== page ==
Riding the wave of change in health

Reimagining an iconic brand identity is the kind of opportunity that every brand agency relishes. Despite the inevitable challenges: the emotional baggage, the degree of stakeholder alignment, and the level of public scrutiny – the opportunity to shape the future of brands that we all know is the pinnacle of our industry ambition. So, when a brand makes a change like this, we take notice.

Pfizer’s – fresh out of the blocks – rebrand signals a ‘new era’ for the company, with CEO Albert Bourla claiming “Pfizer is no longer in the business of just treating diseases – we’re curing and preventing them”. Elaborating further to explain the symbolism of the accompanying visual identity shift; “we are unlocking the pill to reveal Pfizer’s DNA: the power of science”. 

Boldly, or for some perhaps controversially, Pfizer has moved away from the blue pill shape that has been an integral part of its visual makeup since the 1950s. It has retained and expanded its blue colorway and kept the typeface in familiar territory but introduced an abstract, interlocking logo, inspired by DNA’s double helix structure. 

How bold is the overall change? Pfizer is an iconic brand, so was ideally placed to challenge pharma’s slightly predictable, corporate norms. Of course, there is a natural tension between balancing the familiar with the new. But while the brand strategy feels strong and relevant to our times, the creative execution is relatively staid.

Perhaps more importantly though, despite the cautious visual approach, the timing couldn’t be better – signalling the new story that they want to tell.

Like many of the most effective brand reviews, this marks the culmination of significant business changes and presents a leaner-looking business to the world. It unifies the changes to its consumer health business (which was combined with GSK in 2019) and caps off the merging of the Upjohn brands with Mylan to form Viatris in 2020. And if that wasn’t enough, it also underlines one of Pfizer’s most impactful years, capitalising on its newly acquired pandemic busting status, teaming up with BioNTech to produce the World’s first Covid-19 vaccine.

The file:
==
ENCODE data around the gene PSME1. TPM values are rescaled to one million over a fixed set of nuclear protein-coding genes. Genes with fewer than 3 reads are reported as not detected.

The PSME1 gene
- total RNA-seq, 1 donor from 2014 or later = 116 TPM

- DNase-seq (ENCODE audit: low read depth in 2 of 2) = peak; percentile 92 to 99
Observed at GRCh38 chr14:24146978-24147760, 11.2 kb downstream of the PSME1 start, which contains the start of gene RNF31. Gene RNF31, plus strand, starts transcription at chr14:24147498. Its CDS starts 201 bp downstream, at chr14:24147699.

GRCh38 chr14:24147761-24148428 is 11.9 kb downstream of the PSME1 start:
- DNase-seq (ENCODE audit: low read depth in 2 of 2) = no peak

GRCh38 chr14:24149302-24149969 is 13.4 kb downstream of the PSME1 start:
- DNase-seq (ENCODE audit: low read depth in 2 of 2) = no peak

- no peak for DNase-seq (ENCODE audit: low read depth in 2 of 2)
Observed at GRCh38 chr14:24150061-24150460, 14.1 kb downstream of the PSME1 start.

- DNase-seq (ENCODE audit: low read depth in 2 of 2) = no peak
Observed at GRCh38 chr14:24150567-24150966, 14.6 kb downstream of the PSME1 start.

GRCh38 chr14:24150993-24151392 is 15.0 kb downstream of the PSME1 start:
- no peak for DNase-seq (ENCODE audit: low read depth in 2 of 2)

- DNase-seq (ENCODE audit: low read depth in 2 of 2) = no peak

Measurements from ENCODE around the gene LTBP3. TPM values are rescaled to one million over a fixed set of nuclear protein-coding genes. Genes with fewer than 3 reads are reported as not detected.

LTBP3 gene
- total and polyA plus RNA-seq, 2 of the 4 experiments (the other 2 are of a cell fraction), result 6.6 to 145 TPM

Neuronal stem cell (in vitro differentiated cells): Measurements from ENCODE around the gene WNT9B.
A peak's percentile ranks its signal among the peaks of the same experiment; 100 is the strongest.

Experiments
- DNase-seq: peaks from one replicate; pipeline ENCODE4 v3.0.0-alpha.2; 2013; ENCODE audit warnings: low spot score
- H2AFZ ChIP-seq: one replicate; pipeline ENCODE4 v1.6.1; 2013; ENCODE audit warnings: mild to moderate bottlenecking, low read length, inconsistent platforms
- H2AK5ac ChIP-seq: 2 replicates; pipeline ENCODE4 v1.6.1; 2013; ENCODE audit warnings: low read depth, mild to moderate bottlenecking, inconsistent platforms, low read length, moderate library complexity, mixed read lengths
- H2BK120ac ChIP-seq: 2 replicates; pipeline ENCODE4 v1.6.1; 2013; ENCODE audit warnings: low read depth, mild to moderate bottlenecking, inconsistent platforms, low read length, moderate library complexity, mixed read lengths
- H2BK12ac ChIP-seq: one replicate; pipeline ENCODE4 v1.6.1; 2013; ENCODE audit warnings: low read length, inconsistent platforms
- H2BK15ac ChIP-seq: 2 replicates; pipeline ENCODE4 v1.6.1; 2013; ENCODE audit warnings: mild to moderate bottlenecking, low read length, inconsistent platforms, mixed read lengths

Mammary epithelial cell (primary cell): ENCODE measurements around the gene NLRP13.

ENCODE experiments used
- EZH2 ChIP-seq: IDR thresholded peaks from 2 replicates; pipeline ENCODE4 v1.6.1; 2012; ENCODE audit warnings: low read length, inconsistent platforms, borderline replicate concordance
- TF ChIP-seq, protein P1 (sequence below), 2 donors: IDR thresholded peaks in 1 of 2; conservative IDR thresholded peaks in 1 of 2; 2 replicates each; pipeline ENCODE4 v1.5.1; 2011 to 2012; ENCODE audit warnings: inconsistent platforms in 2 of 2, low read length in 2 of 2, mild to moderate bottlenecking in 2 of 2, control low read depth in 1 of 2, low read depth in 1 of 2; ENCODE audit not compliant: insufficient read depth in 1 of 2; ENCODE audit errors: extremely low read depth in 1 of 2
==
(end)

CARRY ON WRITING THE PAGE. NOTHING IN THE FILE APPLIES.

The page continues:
So, with Pfizer riding a wave of change, with a new story to tell and a burgeoning share price thanks to its vaccine efforts – the new brand stands for something significant and substantial, it is not merely a cosmetic exercise.

Other brands and businesses should be taking note. The changes sweeping through healthcare are not limited to Pfizer, they should encourage brands to differentiate by restating their own purpose and rallying people around their own new narratives. 

There has been sustained disruption in Health and Pharma over the last few years – as a result of technology innovation, access to data, and shifts in the patient/physician dynamic. But, beyond a limited number of exceptions and some creative channel engagement, most healthcare brands have not dramatically evolved, sticking close to heritage and tradition. Most have yet to bridge the gap in meaning, access, and understanding that more informed and expectant patients and HCPs are looking for. 

The impact of the pandemic has accelerated these forces of change. Pfizer, Moderna, and AstraZeneca’s recent achievements in advancing vaccines could even start a shift of perception – away from the traditionally quite negative public view of ‘Big Pharma’. But there’s more work to be done by the brands individually, and by the sector collectively, to challenge the current category conventions and connect more profoundly with people. If there was ever a time to make these relationships stronger, it’s now.

Written by James March

Category Director, Health and Wellness